“The virus doesn’t impede the imagination at all. On the contrary… It makes you do the most horrific things you can imagine.”

SADNESS - posterAfter a year of combating a pandemic with relatively benign symptoms, a frustrated nation finally lets its guard down. The virus spontaneously mutates, giving rise to a mind-altering plague. The streets erupt into violence and depravity, as those infected are driven to enact the most cruel and ghastly things they can think of. Murder, torture, rape and mutilation are only the beginning. A young couple is pushed to the limits of sanity as they try to reunite amid the chaos.

The age of civility and order is no more. There is only The Sadness.

In the midst of a pandemic due to Covid 19, Rob Jabbaz is offered the chance to write and direct his first feature film. There is only one condition: his film must talk about a pandemic. A tough challenge that the Canadian-born director takes up admirably. The result is: The Sadness.

Violence at the rendezvous

In terms of gore and visceral intensity, this is truly the first of its kind from the tiny island nation of Taiwan.

“The blood and extreme violence seemed necessary to tell this sort of story. I felt that through TV shows and games, people were getting too used to the idea of “the zombie apocalypse”. I knew I had to go pretty far to rattle people in a post ‘Breaking Bad’ world. I certainly gave it my best try.”

Sadness - Violence at the rendezvous

And he managed to create a brutal film, which stands out from the crowd. I’ve seen horror movies, and films with violence. But rarely have I seen any that looked like The Sadness. I have also seen a lot of films that have focused on the idea of a pandemic, since the arrival of the Covid. But until now, none had been up to the task. But Jabbaz literally makes the adrenaline explode. Yes, there are times when there is more hemoglobin than needed. For example, in the metro scene, where the action begins. But let’s say that this scene sets the table.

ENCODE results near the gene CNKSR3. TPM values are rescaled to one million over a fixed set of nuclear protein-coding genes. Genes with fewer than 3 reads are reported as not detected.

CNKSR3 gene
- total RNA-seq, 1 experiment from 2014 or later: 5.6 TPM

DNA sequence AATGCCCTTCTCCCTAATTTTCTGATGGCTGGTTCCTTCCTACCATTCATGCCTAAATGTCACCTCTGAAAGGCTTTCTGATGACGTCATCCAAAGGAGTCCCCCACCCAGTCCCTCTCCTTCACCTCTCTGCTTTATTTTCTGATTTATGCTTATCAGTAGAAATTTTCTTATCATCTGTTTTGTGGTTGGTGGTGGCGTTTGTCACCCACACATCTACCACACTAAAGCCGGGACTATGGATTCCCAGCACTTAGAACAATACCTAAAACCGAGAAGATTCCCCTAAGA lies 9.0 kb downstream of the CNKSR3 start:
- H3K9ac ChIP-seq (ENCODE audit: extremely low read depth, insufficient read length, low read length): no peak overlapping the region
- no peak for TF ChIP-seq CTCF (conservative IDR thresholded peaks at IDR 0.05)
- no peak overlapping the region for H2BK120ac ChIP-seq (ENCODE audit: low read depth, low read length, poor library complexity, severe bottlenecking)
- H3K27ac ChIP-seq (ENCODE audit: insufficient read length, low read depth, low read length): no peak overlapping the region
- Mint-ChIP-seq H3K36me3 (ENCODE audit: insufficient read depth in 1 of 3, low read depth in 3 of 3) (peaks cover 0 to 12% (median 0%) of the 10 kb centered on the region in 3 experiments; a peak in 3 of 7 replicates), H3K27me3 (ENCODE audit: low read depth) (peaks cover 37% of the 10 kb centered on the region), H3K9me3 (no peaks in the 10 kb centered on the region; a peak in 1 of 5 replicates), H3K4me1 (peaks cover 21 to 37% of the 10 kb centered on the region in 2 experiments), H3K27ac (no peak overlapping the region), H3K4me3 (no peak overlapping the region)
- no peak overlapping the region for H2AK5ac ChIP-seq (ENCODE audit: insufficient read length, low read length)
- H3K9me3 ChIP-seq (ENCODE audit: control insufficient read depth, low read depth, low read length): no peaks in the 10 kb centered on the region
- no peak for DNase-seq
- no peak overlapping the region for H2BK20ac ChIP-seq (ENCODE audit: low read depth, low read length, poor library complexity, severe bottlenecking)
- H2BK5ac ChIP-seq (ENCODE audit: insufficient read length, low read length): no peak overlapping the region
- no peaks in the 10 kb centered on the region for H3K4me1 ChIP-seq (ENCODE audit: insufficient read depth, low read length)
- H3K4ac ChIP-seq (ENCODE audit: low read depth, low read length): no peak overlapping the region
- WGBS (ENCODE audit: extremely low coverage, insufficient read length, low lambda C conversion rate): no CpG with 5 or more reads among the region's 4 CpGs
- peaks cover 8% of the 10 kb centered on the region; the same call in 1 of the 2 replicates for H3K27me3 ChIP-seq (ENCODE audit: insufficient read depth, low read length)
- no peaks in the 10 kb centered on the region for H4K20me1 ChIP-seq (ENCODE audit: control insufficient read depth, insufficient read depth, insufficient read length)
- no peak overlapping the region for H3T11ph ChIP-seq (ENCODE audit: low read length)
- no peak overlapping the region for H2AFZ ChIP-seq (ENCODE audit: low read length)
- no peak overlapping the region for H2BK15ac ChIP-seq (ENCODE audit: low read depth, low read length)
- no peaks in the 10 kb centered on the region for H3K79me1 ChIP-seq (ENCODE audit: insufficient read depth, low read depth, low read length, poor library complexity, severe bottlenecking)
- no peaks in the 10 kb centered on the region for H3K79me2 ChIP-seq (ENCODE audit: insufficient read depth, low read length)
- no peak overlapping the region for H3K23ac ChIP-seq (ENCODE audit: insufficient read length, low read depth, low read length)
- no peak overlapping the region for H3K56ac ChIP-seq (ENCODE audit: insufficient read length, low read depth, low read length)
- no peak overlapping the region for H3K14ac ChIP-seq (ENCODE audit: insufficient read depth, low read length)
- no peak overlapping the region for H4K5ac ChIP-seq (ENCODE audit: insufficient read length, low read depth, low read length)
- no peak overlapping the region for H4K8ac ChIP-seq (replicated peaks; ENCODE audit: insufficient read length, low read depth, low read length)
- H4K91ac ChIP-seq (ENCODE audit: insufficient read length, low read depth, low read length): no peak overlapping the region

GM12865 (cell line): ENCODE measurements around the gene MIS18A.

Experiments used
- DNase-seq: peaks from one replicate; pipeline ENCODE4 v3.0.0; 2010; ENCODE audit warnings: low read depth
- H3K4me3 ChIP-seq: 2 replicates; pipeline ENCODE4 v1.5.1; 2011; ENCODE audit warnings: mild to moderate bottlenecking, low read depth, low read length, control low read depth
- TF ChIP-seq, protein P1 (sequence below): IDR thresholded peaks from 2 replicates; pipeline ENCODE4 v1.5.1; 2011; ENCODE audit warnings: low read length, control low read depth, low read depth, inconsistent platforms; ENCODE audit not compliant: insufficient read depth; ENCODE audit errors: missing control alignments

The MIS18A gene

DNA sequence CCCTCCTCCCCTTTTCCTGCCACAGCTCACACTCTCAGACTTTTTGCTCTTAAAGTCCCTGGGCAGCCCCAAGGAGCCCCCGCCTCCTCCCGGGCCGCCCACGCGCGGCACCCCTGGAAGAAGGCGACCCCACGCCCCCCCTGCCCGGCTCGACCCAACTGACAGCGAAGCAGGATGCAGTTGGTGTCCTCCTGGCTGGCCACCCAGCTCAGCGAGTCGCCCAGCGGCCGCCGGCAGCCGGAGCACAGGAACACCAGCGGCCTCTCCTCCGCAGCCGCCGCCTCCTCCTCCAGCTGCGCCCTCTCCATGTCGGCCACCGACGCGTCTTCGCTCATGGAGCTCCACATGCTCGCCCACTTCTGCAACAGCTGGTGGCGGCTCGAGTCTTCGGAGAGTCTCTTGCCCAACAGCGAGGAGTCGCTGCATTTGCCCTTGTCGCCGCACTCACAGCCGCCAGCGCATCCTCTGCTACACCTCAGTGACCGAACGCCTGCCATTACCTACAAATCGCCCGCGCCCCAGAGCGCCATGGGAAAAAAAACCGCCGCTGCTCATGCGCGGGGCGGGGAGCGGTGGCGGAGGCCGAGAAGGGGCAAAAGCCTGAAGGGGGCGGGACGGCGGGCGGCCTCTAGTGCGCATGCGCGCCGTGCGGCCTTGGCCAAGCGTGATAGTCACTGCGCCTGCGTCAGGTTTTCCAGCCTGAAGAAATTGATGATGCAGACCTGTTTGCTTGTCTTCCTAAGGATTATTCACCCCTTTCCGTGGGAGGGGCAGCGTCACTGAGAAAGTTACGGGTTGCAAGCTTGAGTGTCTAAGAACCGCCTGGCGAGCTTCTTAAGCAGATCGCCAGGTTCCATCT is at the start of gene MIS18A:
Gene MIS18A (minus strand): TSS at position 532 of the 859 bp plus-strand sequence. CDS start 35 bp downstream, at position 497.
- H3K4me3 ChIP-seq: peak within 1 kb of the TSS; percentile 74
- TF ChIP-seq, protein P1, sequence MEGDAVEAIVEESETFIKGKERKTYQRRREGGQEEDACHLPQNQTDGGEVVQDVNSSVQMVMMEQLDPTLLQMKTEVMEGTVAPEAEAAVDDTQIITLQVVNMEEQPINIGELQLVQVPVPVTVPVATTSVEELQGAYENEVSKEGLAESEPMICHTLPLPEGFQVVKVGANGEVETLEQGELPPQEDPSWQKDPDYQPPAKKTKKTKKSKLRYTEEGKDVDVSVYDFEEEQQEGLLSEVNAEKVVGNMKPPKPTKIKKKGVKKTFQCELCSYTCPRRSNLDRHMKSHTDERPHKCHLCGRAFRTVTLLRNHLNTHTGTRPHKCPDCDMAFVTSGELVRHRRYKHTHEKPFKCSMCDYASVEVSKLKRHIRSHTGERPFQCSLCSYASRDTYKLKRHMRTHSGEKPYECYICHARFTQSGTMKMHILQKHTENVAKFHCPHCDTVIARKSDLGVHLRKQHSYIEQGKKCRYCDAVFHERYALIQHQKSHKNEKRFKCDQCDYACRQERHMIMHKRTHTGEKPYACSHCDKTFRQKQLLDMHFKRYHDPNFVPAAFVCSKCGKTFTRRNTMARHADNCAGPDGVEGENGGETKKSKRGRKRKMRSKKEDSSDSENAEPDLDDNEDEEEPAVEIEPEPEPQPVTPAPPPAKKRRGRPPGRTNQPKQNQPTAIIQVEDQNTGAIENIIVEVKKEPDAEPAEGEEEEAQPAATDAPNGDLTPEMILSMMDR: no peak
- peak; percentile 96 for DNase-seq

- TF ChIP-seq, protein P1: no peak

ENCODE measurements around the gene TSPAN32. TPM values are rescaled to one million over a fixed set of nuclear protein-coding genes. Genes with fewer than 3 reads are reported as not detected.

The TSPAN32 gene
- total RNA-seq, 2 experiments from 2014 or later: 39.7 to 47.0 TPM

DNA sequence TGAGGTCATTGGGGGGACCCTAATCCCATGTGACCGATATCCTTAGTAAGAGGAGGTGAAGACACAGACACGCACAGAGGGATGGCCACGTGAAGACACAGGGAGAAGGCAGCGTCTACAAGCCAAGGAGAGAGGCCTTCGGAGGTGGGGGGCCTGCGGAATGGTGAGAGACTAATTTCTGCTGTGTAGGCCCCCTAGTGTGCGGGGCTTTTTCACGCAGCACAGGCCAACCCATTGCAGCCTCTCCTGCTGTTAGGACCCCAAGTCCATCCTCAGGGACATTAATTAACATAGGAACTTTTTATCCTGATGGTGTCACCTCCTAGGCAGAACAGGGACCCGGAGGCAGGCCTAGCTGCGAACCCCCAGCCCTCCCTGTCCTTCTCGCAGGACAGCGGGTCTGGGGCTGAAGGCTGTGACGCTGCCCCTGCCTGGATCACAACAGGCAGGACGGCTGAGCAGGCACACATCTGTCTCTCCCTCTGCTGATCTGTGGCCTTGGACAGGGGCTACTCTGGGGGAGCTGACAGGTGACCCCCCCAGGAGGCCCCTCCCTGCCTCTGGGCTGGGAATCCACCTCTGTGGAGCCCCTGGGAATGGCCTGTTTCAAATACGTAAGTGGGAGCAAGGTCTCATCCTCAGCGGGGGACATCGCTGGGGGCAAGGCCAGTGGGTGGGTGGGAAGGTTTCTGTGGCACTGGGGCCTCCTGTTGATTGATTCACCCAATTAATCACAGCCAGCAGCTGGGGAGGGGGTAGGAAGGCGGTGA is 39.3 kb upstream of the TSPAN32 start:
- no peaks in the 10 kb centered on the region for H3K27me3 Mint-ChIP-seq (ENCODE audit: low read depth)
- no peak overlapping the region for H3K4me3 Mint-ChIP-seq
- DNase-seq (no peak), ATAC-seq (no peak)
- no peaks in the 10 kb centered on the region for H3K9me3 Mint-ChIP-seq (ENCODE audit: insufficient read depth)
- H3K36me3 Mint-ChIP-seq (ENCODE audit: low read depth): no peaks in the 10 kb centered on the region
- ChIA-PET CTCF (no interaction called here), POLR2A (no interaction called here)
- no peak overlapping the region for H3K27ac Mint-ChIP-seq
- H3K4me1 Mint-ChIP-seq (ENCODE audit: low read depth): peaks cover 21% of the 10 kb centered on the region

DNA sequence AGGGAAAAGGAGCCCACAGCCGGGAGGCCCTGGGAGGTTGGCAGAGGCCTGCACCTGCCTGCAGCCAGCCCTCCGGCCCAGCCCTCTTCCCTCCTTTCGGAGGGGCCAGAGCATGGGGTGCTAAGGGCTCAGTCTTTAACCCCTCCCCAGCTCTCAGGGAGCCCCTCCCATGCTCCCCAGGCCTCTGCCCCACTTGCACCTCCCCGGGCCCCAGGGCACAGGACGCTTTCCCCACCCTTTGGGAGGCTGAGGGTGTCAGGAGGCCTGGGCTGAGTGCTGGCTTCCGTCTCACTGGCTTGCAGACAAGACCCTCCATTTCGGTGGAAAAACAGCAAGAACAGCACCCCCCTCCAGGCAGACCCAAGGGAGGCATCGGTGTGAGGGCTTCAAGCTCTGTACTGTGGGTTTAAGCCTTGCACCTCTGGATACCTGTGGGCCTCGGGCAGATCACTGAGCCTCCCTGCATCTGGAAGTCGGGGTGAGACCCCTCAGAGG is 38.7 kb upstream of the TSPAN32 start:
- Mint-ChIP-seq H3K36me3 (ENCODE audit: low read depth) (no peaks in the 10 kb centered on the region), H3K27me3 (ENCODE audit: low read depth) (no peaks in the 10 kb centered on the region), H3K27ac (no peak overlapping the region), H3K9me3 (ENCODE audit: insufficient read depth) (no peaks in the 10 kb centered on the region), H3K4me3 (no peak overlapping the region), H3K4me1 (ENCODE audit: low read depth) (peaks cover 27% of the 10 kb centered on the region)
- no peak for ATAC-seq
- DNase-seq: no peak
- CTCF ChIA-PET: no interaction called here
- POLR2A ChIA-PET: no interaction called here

Shattered heads, broken arms, pierced eyes, sordid rapes, gratuitous assaults… anything goes. But the result is striking and captivating. The director is not wrong when he says that people have desensitized themselves to violence with all these games and tv shows. In a way, it’s worrying that we need a movie like The Sadness to shock us with its brutal violence. All that with a totally successful visual effect.

Polarized crowds

For its release, the film premiered across the country. It is some 80 theaters across Taiwan, on January 22, 2021, that played it. The film received critical acclaim, but polarized audiences. Some praised it for his fearlessness, provocative cinematography, and high-energy storytelling, while others called it revolting and vilified what they interpreted as “anti-social themes.”

Sadness - polarization

There will certainly not be the same polarization in the West. But The Sadness risks to shock more than one. Especially since we are still fighting with the Covidiots who continue to deny the pandemic and its seriousness. It is in this kind of context that the most violent feature film in Taiwanese history is presented tonight at Fantasia.

Still…

Rue Morgue, one of the most respected horror film magazines, wrote this about the film: “The Sadness is the most violent and depraved zombie movie ever made! It is quite something.

Sadness - Still

If you missed The Sadness‘ presentation tonight, take a note so you don’t miss it when it hits our screens.

Rating: 8/10

The Sadness premieres at the Fantasia Festival on August 21, 2021.

Trailer

Technical sheet:

Original title:
Duration: 99 minutes
Year: 2020
Country: Taiwan
Director: Rob Jabbaz
Screenplay: Rob Jabbaz

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